Opera review: ‘Magic Flute’ Provides Spellbinding End to Nashville Opera Season

Flute 1The Magic Flute provides a spellbinding end to a marvelous season for Nashville Opera.

Wolfgang Amadeus Mozart’s singspiel (literally “sing-play”) celebration of fantasy, romance and masonic values for the masses remains highly popular nearly 222 years after its Sept. 30, 1791, Vienna premiere – in fact, Operabase statistics show it’s currently the fourth most-produced opera in the world. And Director John Hoomes has waved his fun-loving wand over this high-production-value entertainment that also sports splendid voices and acting.

Flute 11Emmanuel Schikaneder derived the libretto for The Magic Flute from a heady potion of sources. His ingredients included Jakob August Liebeskind’s story “Lulu, oder der Zauberflöte” (“Lulu, or the Magic Flute”) that came from a collection of oriental-flavored fairy tales in the 1786 book “Dschinnistan,” and Phillip Hafner’s 1763 play Megara, the Terrible Witch.

Liebeskind’s story provided the basic plot; the Hafner play supplied some of the fantasy; and ritualistic and ancient Egyptian elements were drawn not only from the fraternal order of Freemasons but Jean Terrasson’s 1731 novel “Sethos.” These sources and a good dollop of Enlightenment philosophy spurred the storyline, but of course it’s not necessary to know that to enjoy this opera – it’s just amazing that so much can be distilled into a show that’s enjoyed even in this age by all ages, as was the case at Tuesday’s well-received dress rehearsal.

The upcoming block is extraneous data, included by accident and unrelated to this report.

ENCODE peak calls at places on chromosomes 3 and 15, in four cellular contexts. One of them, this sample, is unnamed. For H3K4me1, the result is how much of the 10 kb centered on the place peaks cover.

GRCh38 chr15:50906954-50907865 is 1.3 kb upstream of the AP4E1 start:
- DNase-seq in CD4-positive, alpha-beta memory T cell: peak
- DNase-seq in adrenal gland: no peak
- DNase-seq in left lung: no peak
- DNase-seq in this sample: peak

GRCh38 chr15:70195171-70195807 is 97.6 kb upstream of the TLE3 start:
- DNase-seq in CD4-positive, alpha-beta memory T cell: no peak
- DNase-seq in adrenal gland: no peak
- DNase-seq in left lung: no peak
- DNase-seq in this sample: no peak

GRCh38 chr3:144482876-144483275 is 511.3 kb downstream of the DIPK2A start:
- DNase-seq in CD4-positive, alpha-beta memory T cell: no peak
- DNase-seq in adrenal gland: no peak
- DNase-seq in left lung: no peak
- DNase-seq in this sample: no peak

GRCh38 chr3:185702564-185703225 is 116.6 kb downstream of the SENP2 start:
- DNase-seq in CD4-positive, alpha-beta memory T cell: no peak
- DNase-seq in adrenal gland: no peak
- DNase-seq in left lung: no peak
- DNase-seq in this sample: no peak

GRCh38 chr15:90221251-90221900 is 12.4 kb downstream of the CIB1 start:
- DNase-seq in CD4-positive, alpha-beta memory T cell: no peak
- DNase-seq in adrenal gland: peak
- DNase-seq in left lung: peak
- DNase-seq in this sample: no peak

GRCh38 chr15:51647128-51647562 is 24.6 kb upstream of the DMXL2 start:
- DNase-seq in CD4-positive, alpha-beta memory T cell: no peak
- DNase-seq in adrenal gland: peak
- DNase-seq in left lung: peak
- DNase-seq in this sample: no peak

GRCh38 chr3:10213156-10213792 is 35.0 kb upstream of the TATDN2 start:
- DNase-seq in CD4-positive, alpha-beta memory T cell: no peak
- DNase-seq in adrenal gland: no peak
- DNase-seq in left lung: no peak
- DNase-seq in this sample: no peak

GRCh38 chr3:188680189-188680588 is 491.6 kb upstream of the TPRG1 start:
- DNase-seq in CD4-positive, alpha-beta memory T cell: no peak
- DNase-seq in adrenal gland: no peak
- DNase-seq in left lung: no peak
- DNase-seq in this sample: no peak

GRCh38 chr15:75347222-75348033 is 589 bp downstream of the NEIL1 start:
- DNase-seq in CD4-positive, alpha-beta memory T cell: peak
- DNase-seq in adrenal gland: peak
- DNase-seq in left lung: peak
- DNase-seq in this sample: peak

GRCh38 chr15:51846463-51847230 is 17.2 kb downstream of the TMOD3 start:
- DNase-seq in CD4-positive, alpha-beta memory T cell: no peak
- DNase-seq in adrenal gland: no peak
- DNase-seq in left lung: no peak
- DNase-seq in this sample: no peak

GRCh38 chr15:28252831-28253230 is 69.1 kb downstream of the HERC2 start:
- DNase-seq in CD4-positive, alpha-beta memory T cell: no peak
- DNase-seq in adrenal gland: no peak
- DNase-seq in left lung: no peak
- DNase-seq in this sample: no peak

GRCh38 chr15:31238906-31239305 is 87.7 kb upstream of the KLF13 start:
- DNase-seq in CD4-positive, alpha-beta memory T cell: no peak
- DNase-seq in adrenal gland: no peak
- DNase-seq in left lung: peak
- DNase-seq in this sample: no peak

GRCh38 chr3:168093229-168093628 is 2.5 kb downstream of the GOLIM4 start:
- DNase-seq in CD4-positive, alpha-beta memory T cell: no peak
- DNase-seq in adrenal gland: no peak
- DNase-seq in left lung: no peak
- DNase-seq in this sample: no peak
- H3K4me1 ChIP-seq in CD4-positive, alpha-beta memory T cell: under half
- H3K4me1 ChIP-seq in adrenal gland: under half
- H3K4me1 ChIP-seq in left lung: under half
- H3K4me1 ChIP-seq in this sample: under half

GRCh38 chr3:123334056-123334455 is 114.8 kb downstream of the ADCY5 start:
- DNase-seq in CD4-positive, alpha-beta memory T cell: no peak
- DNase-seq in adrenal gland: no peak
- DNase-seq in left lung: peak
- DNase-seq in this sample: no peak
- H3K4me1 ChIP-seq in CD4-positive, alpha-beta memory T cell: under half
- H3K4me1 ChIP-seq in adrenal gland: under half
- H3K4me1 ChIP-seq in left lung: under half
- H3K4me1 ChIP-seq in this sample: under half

Flute 5Hoomes has placed his principals, ensemble and supernumeraries on an Andrew Jackson Hall stage filled with Troy Hourie’s imaginative and commanding sets originally built for Sarasota Opera. Add the lighting wizardry of Barry Steele (along with colorful, flamboyant costumes designed by Marie Anne Chiment and Sondra Nottingham’s always-on-the-money wigs and makeup) and the playing space is beautifully alive with The Magic Flute’s make-believe world.

Like many contemporary US productions the lyrics are sung in German while the dialogue is spoken in English. That can be jarring in less capable hands, but not here; and throughout it all Conductor Andy Anderson leads Nashville Symphony in an exuberant journey through Mozart’s richly varied score.

Flute 18Taking parts of that score soaring to the heights is soprano Kathryn Lewek as the Queen of the Night. Her “O zittre nicht, mein lieber Sohn” (“O tremble not, my dear son”) comes complete not only with deftly deployed coloratura but one of the most powerful “F” above high “C” notes one is ever likely to hear; Lewek’s rendition of her character’s “revenge aria,” “Der Hölle rache” (“The wrath of Hell boils in my heart”), was so dazzling at the dress that the audience (and this reviewer individually) responded with well-earned loud cheers and applause. She will make her Metropolitan Opera debut on Dec. 28 singing the same role; those flocking to Lincoln Center then are in for a real treat.

Flute 22Two singers who made very favorable impressions in Nashville Opera’s 2009 presentation of the Philip Glass-Arthur Yorinks take on Edgar Allen Poe’s The Fall of the House of Usher are back to fill the leading romantic roles of The Magic Flute with considerable artistry and poise. With his good looks and melodious voice tenor Vale Rideout has no problem becoming the gallant Prince Tamino; his Dies Bildnis ist bezaubernd schön” (“This likeness is enchantingly lovely”) firmly establishes his character’s young lover credentials. Soprano Jennifer Zetlan’s voice – which gives the despairing “Ach, ich fühl’s” (“Ah, I feel it, it has disappeared”) the poignancy that aria deserves – has a luminous timbre that any singer would love to have.